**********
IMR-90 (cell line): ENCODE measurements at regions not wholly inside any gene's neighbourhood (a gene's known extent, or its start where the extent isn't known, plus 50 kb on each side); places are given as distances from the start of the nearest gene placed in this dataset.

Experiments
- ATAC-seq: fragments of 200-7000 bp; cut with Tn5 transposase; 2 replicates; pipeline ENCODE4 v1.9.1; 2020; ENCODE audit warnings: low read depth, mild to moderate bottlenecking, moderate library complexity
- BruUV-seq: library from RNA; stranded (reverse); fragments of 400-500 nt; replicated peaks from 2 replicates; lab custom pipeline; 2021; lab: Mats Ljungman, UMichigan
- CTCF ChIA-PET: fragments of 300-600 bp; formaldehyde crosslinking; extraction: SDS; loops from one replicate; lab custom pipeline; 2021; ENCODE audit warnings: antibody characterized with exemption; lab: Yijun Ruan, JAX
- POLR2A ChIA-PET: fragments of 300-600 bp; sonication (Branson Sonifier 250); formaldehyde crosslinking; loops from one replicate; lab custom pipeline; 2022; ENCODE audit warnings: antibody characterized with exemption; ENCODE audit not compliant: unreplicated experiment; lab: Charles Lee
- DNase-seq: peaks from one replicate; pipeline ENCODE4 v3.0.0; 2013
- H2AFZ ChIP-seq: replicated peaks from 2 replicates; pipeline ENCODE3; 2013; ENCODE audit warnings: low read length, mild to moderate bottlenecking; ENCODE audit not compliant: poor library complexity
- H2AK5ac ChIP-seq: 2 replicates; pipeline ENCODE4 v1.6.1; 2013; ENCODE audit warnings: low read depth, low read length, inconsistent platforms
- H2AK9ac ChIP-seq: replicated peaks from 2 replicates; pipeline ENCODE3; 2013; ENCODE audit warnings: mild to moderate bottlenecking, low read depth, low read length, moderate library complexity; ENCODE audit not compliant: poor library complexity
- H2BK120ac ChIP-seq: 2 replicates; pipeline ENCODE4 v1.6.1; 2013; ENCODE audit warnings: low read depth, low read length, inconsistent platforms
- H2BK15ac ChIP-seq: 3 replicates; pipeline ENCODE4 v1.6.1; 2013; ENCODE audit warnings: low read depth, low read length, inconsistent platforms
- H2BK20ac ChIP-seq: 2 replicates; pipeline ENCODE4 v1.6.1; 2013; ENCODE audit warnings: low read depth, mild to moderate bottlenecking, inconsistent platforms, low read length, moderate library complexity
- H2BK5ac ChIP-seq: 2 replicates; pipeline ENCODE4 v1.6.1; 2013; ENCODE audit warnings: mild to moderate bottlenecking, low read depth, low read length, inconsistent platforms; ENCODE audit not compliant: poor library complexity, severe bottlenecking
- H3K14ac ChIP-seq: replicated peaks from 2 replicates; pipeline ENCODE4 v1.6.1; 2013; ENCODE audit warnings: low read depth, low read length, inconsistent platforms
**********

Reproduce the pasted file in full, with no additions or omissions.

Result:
IMR-90 (cell line): ENCODE measurements at regions not wholly inside any gene's neighbourhood (a gene's known extent, or its start where the extent isn't known, plus 50 kb on each side); places are given as distances from the start of the nearest gene placed in this dataset.

Experiments
- ATAC-seq: fragments of 200-7000 bp; cut with Tn5 transposase; 2 replicates; pipeline ENCODE4 v1.9.1; 2020; ENCODE audit warnings: low read depth, mild to moderate bottlenecking, moderate library complexity
- BruUV-seq: library from RNA; stranded (reverse); fragments of 400-500 nt; replicated peaks from 2 replicates; lab custom pipeline; 2021; lab: Mats Ljungman, UMichigan
- CTCF ChIA-PET: fragments of 300-600 bp; formaldehyde crosslinking; extraction: SDS; loops from one replicate; lab custom pipeline; 2021; ENCODE audit warnings: antibody characterized with exemption; lab: Yijun Ruan, JAX
- POLR2A ChIA-PET: fragments of 300-600 bp; sonication (Branson Sonifier 250); formaldehyde crosslinking; loops from one replicate; lab custom pipeline; 2022; ENCODE audit warnings: antibody characterized with exemption; ENCODE audit not compliant: unreplicated experiment; lab: Charles Lee
- DNase-seq: peaks from one replicate; pipeline ENCODE4 v3.0.0; 2013
- H2AFZ ChIP-seq: replicated peaks from 2 replicates; pipeline ENCODE3; 2013; ENCODE audit warnings: low read length, mild to moderate bottlenecking; ENCODE audit not compliant: poor library complexity
- H2AK5ac ChIP-seq: 2 replicates; pipeline ENCODE4 v1.6.1; 2013; ENCODE audit warnings: low read depth, low read length, inconsistent platforms
- H2AK9ac ChIP-seq: replicated peaks from 2 replicates; pipeline ENCODE3; 2013; ENCODE audit warnings: mild to moderate bottlenecking, low read depth, low read length, moderate library complexity; ENCODE audit not compliant: poor library complexity
- H2BK120ac ChIP-seq: 2 replicates; pipeline ENCODE4 v1.6.1; 2013; ENCODE audit warnings: low read depth, low read length, inconsistent platforms
- H2BK15ac ChIP-seq: 3 replicates; pipeline ENCODE4 v1.6.1; 2013; ENCODE audit warnings: low read depth, low read length, inconsistent platforms
- H2BK20ac ChIP-seq: 2 replicates; pipeline ENCODE4 v1.6.1; 2013; ENCODE audit warnings: low read depth, mild to moderate bottlenecking, inconsistent platforms, low read length, moderate library complexity
- H2BK5ac ChIP-seq: 2 replicates; pipeline ENCODE4 v1.6.1; 2013; ENCODE audit warnings: mild to moderate bottlenecking, low read depth, low read length, inconsistent platforms; ENCODE audit not compliant: poor library complexity, severe bottlenecking
- H3K14ac ChIP-seq: replicated peaks from 2 replicates; pipeline ENCODE4 v1.6.1; 2013; ENCODE audit warnings: low read depth, low read length, inconsistent platforms